The Cornerstone Group

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Don’t forget Building User Experience (when Designing for Sustainability)

With reducing energy consumption being a top priority for responsible developers, it can be difficult to evaluate other important qualities of a product without conducting your own testing (which is an option too; I still have a water-saving shower head in my shower that I was testing for a development 3 years ago).  But, most developers don’t have time to thoroughly examine every product they will use in a project, so what other factors besides efficiency should we be taking into consideration?

Wes Chapman, an architect who now works at Orfield Laboratories, Inc. in Minneapolis reminds designers and developers about the importance of two product qualities: light and sound.  With all the time building occupants spend in their offices and homes, slight differences in the environment can affect productivity, health, and happiness.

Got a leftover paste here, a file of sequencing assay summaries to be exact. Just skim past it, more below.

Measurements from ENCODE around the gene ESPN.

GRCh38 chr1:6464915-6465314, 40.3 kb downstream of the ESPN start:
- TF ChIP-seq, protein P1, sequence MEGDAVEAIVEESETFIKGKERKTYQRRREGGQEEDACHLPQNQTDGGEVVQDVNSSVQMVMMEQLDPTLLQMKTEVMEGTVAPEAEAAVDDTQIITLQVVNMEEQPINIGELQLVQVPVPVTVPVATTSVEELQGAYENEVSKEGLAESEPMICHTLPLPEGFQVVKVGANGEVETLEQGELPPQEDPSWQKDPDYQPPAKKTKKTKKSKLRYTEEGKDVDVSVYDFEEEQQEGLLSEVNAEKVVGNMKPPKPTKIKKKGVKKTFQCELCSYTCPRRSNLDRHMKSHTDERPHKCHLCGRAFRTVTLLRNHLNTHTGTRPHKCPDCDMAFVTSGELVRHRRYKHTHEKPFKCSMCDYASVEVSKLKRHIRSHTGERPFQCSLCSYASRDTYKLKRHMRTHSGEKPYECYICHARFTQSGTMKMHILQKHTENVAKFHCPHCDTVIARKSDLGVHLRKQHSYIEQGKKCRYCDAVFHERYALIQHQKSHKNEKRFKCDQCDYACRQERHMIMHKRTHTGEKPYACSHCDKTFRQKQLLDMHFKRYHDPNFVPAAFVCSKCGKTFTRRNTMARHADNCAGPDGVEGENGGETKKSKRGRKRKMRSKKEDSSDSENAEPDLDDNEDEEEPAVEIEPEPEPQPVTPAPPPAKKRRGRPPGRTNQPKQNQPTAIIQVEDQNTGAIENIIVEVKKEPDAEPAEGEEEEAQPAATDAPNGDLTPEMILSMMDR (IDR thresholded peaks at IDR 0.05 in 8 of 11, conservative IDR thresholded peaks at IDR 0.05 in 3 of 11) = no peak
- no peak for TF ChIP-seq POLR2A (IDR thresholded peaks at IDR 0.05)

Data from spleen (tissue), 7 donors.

For example, many new styles of super-efficient light bulbs like T-5’s and LED’s emit much more glare than their incandescent predecessors.  Brighter is not always better when it comes to user comfort.  In fact, the City of Minneapolis has reevaluated their plan to install super bright LEDs in street lights due to the glare reducing night vision of pedestrians, drivers, and police officers.  Chapman advises that some bulbs are better than others.  Toshiba LEDs, which go through rigorous product testing in Japan, can be a less-glary option.

Developers are trying out new techniques to shape the indoor environment, creating a more stimulating, pleasant atmosphere.  For example, some new churches install color-changing LED lights that can be used to change a room’s aura and its actual wall colors to match the seasons.  Imagine how cool it would be to have that feature in your house?  It would save you a lot of time painting!  Wind-like breezes are possible from HVAC systems in large open indoor spaces, to prevent some areas from being overly heated or cooled, and give building occupants a more natural experience.

One of the areas developers may overlook is noise output by appliances like HVAC units and refrigerators.  Just another way small decisions can have a big impact on a resident’s overall comfort in, and opinion of, their home.  Next time you’re working on a project, or giving feedback about one, don’t forget the details!  They can make the difference between a satisfied, comfortable resident and one that quickly moves out.

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